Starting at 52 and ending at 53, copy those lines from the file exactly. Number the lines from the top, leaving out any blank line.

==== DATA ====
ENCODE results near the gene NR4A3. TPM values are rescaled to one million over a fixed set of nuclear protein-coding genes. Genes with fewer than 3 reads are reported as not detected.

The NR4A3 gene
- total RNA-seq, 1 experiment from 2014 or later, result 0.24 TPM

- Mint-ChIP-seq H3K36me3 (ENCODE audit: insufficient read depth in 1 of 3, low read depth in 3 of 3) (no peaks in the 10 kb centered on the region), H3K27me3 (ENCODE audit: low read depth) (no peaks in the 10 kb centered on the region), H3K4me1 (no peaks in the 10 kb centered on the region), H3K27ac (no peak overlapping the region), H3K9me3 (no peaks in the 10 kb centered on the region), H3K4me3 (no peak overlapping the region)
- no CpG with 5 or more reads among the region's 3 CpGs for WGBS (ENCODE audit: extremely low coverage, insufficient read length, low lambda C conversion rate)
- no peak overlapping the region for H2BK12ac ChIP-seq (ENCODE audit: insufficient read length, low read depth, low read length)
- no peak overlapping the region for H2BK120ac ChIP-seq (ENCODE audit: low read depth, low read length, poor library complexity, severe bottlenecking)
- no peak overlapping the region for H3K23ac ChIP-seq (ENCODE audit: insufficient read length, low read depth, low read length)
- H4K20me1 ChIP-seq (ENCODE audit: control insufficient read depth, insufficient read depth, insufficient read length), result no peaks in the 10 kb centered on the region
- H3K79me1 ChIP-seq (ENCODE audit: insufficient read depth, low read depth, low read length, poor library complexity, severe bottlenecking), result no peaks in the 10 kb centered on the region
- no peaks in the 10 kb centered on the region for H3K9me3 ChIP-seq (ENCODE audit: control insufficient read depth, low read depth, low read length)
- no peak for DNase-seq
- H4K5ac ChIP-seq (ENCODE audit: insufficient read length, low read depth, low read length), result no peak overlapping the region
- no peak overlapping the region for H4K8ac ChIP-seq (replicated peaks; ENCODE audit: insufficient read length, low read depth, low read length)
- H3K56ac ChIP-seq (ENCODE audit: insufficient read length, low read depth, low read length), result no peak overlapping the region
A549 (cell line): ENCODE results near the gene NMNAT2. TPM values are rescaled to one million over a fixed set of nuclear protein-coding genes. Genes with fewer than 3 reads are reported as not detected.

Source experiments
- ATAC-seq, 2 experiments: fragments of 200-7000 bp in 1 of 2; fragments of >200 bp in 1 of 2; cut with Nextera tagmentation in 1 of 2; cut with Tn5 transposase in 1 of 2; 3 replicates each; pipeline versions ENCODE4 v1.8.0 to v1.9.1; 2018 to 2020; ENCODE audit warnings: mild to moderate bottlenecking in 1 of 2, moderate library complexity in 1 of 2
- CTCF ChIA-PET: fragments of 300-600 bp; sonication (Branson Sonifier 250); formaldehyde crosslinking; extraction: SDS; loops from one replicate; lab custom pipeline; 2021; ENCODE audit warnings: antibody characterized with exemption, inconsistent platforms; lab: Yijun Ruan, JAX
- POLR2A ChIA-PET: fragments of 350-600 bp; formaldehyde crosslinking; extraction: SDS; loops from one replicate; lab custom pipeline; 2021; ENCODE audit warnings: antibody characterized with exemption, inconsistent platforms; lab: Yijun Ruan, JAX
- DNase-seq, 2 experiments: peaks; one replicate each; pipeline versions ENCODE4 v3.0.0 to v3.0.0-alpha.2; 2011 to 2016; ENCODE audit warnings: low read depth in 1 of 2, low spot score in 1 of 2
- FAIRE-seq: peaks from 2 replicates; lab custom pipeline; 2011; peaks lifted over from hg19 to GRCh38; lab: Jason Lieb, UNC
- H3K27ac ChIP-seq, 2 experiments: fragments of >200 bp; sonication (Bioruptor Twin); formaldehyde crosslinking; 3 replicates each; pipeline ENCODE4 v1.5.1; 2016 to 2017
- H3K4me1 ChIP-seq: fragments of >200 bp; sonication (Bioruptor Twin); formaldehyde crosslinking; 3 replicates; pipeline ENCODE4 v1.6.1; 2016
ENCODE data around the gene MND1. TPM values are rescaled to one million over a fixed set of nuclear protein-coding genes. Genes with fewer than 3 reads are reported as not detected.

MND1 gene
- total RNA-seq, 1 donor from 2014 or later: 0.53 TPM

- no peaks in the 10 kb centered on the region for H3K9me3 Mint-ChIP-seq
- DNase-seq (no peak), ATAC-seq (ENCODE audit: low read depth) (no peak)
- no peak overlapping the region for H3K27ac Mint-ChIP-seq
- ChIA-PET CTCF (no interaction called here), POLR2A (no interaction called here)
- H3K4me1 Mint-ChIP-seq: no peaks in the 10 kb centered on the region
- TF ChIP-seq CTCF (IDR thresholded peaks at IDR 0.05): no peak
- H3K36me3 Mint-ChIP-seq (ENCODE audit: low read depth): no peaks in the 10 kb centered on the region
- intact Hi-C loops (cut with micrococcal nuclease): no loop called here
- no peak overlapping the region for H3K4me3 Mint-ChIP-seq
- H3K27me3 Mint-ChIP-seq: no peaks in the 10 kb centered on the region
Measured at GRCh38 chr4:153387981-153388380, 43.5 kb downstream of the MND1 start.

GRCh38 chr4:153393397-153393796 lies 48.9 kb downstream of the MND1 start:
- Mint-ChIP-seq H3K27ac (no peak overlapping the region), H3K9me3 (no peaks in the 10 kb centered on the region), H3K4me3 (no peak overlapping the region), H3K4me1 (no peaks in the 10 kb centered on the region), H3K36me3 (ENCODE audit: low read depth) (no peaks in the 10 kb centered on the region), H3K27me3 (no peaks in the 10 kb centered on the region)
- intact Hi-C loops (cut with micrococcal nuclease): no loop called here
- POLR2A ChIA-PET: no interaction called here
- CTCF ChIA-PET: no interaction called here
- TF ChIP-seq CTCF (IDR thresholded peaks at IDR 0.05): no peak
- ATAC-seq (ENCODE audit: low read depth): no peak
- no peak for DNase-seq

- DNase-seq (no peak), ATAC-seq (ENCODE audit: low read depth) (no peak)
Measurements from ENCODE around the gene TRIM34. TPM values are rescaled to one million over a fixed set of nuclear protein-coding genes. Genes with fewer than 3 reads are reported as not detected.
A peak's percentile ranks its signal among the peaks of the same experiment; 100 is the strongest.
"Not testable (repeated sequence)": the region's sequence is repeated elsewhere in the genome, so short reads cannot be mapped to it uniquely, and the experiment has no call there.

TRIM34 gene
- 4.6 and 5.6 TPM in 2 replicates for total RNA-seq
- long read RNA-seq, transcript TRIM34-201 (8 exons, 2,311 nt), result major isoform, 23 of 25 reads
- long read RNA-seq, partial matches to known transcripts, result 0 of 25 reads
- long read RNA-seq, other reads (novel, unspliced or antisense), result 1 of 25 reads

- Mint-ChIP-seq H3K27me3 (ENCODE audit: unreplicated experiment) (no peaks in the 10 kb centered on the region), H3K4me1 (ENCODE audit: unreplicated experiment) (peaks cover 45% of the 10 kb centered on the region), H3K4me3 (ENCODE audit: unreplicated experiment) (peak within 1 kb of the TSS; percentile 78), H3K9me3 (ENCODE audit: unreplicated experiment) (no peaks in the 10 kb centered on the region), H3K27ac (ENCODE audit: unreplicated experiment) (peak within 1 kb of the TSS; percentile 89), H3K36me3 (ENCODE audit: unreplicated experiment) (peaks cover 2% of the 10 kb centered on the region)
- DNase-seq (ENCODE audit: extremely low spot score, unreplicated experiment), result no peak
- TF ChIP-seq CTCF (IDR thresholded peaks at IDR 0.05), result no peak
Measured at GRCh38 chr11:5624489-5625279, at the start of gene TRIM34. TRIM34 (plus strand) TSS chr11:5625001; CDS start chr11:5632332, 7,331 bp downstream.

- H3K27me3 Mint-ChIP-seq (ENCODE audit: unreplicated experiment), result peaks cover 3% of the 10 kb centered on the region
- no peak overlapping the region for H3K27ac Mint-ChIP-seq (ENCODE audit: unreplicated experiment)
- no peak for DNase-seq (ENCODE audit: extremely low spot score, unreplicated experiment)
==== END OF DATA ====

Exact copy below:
- 4.6 and 5.6 TPM in 2 replicates for total RNA-seq
- long read RNA-seq, transcript TRIM34-201 (8 exons, 2,311 nt), result major isoform, 23 of 25 reads